Laboratory tests routinely done to evaluate children with symptoms such as fever and bone pain can initially be misleading in children with malignancies. [2527] In the current study, the results of the CBC were usually a clue to the diagnosis of malignancy. All but two patients had an abnormal hemoglobin, white blood cell count and/or platelet count. For the children with leukemia, every child had at least one abnormal hematologic parameter with 85% having an abnormal white blood cell differential. Approximately half of the patients in our study had an elevated LDH most of whom were subsequently diagnosed with leukemia. This is not surprising, since an elevated LDH can indicate rapid cell turnover – which is seen with malignancy and cell damage from other processes. [28, 29] We found that other lab tests such as the liver enzymes AST and ALT were not as helpful in making the correct diagnosis. There is very little data regarding AST and ALT as screening tests for malignancies (with the obvious exception being hepatoblastoma and other primary malignancies of the liver). [30, 31]

Results of this study were similar to those in a study of patients referred to rheumatology clinics who had undiagnosed malignancies, where about half had fever, fatigue, or weight loss and about one-third had hepatomegaly, abnormal CBC, or elevated LDH. [32]

The chief limitation of the study is that it was a retrospective chart review so some of the data may not have been recorded on the chart, including the fact that malignancy was suspected. Another limitation is the absence of a control group of children with malignancy not initially investigated for infection.


It is not unusual for an infectious diseases consultant to be asked to review children who ultimately prove to have a malignancy. The vast majority of the time, investigation or therapy for infection does not significantly delay the diagnosis of malignancy. A history of prolonged fatigue, fever and bone pain, physical findings of hepatomegaly and/or splenomegaly, abnormalities on the CBC and an elevated LDH are all clues to the diagnosis of malignancy.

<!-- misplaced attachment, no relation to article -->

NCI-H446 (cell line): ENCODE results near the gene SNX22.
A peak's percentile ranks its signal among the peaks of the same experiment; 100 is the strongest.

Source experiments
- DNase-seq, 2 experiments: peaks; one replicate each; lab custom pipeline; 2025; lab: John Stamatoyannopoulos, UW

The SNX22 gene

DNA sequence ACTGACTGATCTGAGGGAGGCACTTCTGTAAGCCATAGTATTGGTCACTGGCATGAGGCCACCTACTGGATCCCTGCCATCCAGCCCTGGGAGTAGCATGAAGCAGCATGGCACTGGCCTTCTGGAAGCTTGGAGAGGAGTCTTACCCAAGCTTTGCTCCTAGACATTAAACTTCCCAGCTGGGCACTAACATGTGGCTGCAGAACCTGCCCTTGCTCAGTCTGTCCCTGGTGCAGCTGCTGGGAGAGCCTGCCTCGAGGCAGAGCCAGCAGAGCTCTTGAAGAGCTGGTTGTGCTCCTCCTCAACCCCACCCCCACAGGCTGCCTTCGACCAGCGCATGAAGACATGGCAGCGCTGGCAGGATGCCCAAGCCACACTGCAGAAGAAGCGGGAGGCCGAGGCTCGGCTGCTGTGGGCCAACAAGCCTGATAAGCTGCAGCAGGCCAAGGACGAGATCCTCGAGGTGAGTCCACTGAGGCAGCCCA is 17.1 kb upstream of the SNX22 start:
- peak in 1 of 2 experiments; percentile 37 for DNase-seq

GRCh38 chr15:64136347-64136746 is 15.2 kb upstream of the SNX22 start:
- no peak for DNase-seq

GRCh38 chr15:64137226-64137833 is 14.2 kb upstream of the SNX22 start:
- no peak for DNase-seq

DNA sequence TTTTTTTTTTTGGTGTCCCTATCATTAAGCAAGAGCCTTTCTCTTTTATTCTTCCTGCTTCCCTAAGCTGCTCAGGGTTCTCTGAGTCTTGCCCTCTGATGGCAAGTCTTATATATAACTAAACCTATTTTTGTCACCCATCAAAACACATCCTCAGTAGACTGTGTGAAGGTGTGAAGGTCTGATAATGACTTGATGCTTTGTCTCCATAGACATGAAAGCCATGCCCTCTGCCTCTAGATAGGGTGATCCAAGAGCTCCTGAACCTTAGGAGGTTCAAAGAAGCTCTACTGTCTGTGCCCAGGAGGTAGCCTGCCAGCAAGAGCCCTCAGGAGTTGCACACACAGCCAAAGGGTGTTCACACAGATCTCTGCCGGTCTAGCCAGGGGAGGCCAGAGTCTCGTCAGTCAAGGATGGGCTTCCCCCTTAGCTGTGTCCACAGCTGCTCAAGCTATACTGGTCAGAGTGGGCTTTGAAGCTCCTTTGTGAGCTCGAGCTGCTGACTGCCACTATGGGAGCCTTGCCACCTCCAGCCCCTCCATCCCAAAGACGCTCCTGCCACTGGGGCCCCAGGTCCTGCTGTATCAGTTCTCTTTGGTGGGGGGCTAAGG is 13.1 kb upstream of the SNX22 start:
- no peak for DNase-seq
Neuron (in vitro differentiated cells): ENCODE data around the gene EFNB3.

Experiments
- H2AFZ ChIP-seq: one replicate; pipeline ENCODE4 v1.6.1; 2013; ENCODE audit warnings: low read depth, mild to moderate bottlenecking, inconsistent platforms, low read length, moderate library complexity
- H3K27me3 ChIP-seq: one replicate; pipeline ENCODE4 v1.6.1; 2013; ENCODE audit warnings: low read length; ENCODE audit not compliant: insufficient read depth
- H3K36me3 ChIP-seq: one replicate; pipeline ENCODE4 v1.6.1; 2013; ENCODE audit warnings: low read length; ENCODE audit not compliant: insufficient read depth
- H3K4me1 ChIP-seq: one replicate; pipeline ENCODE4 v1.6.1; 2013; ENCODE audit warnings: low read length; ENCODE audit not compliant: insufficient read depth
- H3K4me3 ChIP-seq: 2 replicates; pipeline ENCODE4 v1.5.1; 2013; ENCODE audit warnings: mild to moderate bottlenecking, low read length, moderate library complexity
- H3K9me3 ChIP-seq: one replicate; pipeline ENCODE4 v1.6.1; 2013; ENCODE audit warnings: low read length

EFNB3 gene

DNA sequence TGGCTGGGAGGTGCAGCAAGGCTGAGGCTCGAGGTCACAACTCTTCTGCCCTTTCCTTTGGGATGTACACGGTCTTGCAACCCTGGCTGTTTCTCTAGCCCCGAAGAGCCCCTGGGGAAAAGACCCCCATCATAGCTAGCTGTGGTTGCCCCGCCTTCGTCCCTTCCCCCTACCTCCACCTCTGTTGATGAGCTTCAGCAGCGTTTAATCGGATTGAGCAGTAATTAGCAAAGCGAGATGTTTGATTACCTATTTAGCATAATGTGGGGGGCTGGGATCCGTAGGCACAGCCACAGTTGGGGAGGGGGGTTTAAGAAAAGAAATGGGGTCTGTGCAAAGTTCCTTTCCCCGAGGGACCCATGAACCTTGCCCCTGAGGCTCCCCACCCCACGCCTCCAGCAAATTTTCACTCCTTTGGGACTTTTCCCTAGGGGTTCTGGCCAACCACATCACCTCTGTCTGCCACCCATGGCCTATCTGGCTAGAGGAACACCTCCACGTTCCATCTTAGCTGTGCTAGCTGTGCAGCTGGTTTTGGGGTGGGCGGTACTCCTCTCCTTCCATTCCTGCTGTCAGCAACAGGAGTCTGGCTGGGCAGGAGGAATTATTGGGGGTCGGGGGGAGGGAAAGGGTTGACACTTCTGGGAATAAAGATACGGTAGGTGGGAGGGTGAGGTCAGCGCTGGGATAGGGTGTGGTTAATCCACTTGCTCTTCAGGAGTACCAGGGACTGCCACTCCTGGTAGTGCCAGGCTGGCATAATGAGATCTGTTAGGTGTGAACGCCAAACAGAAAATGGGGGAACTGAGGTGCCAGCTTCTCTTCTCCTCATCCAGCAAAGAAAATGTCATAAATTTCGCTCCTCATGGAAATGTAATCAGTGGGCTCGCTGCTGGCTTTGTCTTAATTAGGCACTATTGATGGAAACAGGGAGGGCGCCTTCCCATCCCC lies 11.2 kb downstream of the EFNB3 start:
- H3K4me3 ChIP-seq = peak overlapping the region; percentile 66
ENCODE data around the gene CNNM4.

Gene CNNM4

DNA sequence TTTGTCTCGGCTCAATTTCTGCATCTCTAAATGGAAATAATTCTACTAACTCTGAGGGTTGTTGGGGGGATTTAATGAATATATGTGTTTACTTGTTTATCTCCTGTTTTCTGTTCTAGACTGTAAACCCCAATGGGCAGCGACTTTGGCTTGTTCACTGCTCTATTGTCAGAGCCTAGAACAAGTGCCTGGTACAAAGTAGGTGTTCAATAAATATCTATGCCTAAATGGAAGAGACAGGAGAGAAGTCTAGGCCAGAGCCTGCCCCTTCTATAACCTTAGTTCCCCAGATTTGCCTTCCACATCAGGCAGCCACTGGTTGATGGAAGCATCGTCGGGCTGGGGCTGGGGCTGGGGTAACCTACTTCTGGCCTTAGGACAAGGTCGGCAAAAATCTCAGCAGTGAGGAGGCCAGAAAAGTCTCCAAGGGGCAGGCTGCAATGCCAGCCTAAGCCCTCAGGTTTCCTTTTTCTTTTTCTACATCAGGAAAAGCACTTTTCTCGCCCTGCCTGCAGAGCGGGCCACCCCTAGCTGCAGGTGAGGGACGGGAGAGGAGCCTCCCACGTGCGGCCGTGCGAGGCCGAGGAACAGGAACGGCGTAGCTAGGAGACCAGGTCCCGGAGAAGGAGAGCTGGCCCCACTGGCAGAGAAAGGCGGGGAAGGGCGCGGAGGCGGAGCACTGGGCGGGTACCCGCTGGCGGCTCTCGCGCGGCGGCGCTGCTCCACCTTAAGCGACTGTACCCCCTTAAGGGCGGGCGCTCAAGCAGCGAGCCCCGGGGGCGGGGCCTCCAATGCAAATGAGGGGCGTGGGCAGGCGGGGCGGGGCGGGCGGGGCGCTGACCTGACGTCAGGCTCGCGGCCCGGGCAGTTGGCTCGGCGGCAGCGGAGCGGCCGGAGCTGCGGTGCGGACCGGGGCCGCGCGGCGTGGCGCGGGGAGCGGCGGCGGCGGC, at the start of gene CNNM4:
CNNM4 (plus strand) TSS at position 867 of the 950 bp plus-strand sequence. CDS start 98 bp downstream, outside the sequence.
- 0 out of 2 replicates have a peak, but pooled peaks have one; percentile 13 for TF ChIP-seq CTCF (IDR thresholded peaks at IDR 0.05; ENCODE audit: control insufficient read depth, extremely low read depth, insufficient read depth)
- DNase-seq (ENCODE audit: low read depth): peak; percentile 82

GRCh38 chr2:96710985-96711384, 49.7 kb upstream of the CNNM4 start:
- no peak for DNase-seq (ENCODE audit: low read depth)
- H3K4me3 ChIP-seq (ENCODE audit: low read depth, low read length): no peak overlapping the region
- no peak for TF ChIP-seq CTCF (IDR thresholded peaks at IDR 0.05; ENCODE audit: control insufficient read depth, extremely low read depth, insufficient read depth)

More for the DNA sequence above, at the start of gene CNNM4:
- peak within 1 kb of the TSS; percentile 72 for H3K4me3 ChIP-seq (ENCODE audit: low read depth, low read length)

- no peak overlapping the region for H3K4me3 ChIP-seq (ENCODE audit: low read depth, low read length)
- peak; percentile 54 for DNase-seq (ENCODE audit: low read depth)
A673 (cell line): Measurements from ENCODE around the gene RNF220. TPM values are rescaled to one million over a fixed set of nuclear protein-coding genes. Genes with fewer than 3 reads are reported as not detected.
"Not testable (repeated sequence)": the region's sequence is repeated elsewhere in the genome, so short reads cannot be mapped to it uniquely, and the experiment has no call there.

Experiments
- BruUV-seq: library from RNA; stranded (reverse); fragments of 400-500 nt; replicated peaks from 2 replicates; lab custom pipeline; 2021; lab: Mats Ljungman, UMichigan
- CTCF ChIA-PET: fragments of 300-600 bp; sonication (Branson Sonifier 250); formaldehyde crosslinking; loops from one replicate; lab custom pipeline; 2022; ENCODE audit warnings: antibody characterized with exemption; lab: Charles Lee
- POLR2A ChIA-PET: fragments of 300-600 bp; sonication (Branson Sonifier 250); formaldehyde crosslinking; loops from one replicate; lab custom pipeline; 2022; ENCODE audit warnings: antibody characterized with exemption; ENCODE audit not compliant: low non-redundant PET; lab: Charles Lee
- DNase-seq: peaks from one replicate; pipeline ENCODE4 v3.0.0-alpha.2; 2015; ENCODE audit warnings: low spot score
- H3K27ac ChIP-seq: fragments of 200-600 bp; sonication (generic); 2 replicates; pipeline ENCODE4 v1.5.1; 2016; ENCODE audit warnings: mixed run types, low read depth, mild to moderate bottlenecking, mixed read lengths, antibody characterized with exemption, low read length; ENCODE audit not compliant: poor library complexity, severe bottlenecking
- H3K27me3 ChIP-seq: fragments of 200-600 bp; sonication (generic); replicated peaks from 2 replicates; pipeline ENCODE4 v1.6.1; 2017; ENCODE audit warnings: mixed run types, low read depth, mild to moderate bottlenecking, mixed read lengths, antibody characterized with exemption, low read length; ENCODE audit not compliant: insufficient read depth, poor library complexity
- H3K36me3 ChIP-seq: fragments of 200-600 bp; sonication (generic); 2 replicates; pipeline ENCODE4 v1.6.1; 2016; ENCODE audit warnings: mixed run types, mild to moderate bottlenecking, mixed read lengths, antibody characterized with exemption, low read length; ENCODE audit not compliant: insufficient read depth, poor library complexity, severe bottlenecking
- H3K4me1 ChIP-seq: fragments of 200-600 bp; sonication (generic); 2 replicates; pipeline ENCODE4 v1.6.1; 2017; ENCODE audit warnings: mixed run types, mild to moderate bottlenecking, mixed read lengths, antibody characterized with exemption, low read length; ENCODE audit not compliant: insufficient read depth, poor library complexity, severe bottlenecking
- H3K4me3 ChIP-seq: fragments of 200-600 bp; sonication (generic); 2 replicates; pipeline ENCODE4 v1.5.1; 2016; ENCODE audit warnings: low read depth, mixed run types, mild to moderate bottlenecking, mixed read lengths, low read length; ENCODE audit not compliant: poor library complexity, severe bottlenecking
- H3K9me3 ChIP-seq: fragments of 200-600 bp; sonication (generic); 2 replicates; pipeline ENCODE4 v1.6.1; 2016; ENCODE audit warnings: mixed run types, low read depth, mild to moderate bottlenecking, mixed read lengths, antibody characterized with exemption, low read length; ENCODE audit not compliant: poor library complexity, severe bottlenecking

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Correspondence to Sarah E Forgie.

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The author(s) declare that they have no competing interests.

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JLR conceived of the study, designed the data collection form, reviewed the charts, analyzed the data and revised the manuscript. SEF revised the data collection form, reviewed charts and wrote the manuscript. Both authors have read and approved the final version of the manuscript.

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Forgie, S.E., Robinson, J.L. Pediatric malignancies presenting as a possible infectious disease. BMC Infect Dis 7, 44 (2007).